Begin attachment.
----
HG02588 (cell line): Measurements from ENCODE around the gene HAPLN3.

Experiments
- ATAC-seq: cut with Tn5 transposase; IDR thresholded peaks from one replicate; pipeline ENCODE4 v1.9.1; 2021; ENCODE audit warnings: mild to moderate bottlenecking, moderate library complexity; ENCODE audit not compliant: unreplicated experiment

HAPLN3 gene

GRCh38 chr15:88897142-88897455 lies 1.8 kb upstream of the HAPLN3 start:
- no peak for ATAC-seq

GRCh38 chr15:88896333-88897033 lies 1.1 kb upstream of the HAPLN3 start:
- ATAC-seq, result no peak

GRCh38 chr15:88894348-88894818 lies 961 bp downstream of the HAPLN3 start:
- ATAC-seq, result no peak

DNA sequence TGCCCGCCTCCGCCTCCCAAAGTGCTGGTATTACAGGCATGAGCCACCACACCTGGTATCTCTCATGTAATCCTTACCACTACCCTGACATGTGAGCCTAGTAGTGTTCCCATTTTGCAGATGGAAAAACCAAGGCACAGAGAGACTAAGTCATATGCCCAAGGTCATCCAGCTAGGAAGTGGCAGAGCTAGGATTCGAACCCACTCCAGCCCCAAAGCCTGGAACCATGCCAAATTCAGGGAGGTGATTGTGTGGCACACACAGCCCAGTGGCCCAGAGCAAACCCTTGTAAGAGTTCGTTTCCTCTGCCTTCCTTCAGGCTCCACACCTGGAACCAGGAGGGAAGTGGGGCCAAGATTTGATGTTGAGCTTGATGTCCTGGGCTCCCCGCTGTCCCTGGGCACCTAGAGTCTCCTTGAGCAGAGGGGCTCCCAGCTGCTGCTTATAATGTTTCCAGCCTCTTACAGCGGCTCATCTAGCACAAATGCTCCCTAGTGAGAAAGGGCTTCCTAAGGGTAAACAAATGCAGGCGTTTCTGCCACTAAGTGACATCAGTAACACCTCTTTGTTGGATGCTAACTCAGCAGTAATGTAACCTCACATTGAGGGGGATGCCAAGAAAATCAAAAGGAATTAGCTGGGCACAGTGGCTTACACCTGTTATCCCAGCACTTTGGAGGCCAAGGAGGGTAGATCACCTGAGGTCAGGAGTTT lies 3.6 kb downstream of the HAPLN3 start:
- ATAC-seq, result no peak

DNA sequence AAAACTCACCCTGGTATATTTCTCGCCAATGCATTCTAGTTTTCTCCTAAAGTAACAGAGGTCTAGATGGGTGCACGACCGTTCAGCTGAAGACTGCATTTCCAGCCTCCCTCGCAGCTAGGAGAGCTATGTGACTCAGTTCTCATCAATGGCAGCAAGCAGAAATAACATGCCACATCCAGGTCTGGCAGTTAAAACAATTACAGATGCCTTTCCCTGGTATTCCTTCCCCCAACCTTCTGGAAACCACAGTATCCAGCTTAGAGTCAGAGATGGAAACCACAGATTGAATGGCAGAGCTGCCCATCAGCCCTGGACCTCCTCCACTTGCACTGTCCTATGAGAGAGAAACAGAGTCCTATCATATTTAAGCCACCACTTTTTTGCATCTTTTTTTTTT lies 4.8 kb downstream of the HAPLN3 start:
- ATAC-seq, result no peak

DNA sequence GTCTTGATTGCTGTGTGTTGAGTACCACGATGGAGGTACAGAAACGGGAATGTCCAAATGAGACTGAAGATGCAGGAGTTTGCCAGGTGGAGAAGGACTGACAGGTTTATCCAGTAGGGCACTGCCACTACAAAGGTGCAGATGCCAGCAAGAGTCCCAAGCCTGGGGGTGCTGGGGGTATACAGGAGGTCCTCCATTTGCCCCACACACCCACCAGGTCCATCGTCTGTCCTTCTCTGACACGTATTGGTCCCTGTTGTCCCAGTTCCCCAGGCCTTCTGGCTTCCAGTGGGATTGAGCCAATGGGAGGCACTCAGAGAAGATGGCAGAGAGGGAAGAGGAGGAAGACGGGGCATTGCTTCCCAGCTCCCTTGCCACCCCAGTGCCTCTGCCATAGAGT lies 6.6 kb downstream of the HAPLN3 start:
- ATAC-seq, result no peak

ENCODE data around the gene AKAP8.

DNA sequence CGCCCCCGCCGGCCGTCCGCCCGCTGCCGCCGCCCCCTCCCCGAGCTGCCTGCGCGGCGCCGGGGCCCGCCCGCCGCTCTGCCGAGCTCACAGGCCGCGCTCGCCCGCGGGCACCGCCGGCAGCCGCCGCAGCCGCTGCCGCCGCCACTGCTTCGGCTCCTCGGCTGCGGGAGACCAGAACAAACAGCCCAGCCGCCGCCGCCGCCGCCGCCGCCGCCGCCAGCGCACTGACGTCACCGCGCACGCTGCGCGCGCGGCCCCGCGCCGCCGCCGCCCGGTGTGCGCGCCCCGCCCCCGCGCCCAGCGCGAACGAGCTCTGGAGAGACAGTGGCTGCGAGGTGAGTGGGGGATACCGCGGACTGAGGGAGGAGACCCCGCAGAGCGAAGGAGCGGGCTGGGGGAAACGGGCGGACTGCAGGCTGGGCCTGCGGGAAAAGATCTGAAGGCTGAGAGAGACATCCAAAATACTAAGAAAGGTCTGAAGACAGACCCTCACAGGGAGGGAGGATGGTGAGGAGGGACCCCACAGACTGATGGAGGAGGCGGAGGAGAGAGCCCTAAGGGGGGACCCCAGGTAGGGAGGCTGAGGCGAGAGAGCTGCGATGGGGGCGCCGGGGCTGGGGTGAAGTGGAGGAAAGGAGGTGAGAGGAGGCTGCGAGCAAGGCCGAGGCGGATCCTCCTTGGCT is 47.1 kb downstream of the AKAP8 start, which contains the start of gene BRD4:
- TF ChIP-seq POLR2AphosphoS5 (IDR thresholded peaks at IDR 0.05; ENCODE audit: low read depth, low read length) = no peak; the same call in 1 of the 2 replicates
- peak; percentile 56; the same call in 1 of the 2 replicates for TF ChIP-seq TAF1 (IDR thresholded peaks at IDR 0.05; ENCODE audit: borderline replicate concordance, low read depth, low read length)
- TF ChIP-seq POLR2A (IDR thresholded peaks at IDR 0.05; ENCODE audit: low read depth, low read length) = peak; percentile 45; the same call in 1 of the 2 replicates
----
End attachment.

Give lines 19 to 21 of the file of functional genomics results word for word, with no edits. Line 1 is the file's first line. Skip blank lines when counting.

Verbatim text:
- TF ChIP-seq POLR2AphosphoS5 (IDR thresholded peaks at IDR 0.05; ENCODE audit: low read depth, low read length) = no peak; the same call in 1 of the 2 replicates
- peak; percentile 56; the same call in 1 of the 2 replicates for TF ChIP-seq TAF1 (IDR thresholded peaks at IDR 0.05; ENCODE audit: borderline replicate concordance, low read depth, low read length)
- TF ChIP-seq POLR2A (IDR thresholded peaks at IDR 0.05; ENCODE audit: low read depth, low read length) = peak; percentile 45; the same call in 1 of the 2 replicates